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Geoökologisches Kolloquium SS 2007

Prof. Dr. Danielle Fortin
Environmental Geomicrobiology Group, University of Ottawa
Thursday, 21.06.2007 16:15, H6

Biogeochemical cycling of iron and sulfur in sulfide-rich mine tailings

Mining activities generate large quantities of waste material, known as mine tailings. In base-metal mines (Cu, Zn, Ni, Pb, etc.), such tailings are often disposed of in open-air impoundments. They contain large amounts of pyrite, which can easily undergo oxidation and generate acid-mine drainage (AMD). Several studies have looked at the microbial and geochemical cycling of iron and sulfur in oxic tailings, but very few have attempted to determine the driving factors behind Fe and S cycling in the anoxic portion of the sediments. Past work in my laboratory has shown that anaerobic bacteria, mainly sulfate-reducing bacteria (SRB) and iron-reducing bacteria (FeRB) are present and active in mine tailings. Their respective activity is however, function of various physico-chemical factors, including temperature (seasonal fluctuations), pH and availability of both electron donors and acceptors. The presentation will focus on the results obtained so far for 2 types of sulfide-rich mine tailings, i.e., acidic Cu-Zn tailings and neutral Pb-Zn tailings in order to show that microbial activity and the subsequent cycling of iron and sulfur at both sites are strongly dependent on the in situ chemical conditions of the sites. The last portion of the presentation will briefly discuss the role SRB and other bacteria in heavy metal (i.e., As and Hg) cycling in mine tailings.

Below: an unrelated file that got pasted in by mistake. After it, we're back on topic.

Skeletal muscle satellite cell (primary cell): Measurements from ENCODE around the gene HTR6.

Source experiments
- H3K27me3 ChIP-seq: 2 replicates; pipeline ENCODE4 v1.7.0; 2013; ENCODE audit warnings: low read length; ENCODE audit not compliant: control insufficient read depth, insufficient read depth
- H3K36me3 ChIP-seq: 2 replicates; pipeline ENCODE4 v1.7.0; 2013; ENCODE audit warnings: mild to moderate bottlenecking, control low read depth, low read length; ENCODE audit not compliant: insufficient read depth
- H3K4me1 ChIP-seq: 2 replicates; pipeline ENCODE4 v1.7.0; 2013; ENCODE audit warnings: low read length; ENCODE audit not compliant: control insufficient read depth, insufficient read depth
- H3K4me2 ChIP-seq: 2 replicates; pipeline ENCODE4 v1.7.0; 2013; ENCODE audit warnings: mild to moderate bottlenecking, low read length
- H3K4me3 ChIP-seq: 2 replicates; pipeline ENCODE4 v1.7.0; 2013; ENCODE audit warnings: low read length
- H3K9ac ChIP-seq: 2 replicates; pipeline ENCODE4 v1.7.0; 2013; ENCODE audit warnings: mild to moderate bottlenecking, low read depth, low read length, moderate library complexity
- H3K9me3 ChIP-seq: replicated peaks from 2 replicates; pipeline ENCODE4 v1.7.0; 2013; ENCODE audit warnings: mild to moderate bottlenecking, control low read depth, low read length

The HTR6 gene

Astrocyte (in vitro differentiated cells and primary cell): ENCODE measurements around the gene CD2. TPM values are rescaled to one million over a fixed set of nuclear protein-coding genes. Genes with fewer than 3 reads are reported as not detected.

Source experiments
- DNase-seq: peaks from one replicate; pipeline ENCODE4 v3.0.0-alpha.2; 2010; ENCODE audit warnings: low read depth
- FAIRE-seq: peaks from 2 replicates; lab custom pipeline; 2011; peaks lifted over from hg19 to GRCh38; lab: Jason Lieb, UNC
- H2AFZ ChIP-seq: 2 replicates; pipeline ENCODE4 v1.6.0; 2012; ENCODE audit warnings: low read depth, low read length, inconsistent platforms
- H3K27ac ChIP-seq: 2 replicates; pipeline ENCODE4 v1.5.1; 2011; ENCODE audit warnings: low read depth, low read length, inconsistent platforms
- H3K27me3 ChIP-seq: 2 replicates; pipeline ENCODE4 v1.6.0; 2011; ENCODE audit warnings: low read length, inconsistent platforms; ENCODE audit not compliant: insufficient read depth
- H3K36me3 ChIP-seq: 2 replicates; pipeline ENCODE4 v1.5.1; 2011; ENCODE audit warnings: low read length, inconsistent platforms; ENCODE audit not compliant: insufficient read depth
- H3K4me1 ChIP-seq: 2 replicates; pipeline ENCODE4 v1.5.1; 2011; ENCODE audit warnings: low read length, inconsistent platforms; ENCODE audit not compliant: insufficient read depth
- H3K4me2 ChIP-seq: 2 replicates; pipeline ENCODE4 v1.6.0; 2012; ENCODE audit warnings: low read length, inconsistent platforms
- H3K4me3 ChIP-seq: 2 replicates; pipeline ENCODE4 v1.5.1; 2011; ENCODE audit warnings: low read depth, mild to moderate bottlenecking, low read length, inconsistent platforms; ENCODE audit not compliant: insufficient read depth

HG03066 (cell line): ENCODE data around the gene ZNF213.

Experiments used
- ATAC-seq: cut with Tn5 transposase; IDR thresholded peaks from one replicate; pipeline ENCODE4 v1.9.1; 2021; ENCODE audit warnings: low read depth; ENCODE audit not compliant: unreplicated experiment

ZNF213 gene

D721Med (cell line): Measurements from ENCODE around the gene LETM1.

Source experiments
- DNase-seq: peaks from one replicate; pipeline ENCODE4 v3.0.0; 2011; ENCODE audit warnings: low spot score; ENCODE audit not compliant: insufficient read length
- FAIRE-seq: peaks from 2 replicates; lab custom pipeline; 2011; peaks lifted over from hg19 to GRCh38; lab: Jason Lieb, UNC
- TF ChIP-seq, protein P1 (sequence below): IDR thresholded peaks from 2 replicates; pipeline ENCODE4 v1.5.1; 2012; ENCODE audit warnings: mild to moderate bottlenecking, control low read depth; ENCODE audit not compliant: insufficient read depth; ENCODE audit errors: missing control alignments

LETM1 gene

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The BayCEER Colloquium serves as an interdisciplinary platform for students, academics and interested citizens: during the lecture period, guests and members of BayCEER give insights into their research, which can then be discussed in plenary and in a relaxed atmosphere during the post-colloquium.

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